The low-tech way to handle this is to set a price for each individual event, and then ask advertisers to email event information to the publisher or the advertising manager directly. The more streamlined approach, which a growing number of local publishers are adopting, is to create a self-serve advertising portal, so advertisers can pay for and place featured event listings on their own.

Publishers can charge a premium for businesses to include their listings, while still opening up their calendars to readers for free. The most straightforward way to manage this is to let readers add standard listings to a community calendar for free, but charge a fee for “featured” or “premium” listings, which might be highlighted, bolded, or designed to include one or more images.

That’s the approach being used by the local news parent-startup Whereby.Us. The company’s publications, including The New Tropic, prominently feature upcoming events calendars, with instructions for how readers can submit their own events. Dedicated placements are available to advertisers who pay $210 for an event promotion package.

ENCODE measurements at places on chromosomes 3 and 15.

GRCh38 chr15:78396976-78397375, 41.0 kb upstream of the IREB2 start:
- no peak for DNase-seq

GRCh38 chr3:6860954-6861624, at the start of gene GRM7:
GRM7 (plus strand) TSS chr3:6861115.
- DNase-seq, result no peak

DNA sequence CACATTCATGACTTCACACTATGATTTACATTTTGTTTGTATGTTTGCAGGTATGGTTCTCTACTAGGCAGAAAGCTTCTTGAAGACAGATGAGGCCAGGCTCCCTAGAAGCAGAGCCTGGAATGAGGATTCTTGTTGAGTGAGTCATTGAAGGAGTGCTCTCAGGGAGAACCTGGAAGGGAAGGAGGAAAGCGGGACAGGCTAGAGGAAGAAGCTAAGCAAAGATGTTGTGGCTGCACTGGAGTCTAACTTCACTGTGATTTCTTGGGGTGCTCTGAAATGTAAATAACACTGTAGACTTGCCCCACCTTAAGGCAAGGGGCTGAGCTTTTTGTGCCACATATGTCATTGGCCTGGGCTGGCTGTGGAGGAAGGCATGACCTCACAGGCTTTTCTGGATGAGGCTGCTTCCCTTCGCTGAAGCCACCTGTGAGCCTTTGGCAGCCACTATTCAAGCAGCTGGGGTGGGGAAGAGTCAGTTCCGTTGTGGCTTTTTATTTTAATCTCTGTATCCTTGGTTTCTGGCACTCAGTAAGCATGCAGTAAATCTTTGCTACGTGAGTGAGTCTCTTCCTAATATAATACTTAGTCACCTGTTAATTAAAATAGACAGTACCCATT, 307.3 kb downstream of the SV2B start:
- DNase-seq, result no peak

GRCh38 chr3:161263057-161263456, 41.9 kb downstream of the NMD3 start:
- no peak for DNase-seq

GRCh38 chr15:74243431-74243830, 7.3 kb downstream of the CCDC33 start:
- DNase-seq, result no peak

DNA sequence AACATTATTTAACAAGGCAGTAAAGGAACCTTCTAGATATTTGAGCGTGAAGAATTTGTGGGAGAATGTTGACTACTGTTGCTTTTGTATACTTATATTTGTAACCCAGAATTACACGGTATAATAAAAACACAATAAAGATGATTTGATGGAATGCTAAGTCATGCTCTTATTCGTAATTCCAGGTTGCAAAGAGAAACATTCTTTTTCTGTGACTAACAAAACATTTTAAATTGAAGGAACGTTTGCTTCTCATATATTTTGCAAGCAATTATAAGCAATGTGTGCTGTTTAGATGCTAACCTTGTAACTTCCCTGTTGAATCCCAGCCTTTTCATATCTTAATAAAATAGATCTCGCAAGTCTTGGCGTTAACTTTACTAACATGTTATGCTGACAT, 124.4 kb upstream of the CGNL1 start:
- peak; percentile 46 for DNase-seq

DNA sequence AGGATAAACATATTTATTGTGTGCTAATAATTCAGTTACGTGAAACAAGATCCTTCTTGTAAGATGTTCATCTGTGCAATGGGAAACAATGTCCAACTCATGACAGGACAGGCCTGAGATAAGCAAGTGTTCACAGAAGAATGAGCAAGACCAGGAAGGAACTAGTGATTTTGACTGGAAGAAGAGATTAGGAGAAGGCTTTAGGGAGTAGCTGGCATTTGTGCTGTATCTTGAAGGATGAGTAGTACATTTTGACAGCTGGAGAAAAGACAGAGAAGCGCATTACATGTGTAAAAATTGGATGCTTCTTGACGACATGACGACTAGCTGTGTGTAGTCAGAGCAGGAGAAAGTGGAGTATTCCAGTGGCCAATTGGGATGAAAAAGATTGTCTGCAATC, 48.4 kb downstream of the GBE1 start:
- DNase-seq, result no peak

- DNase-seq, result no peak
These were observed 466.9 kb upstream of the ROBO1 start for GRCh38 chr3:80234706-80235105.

If you would like more information about how to setup a community calendar on your own website, feel free to reach out to our team of experts at Web Publisher PRO.

Facebook for traffic generation

Local Publishers Reduce Dependency on Facebook For Traffic — Here’s How

As controversies surrounding Facebook’s willingness to help publishers with traffic and referrals continues to swirl, a growing number of independent publishers are looking outside of Facebook for traffic, effectively reducing their dependency on the social media giant.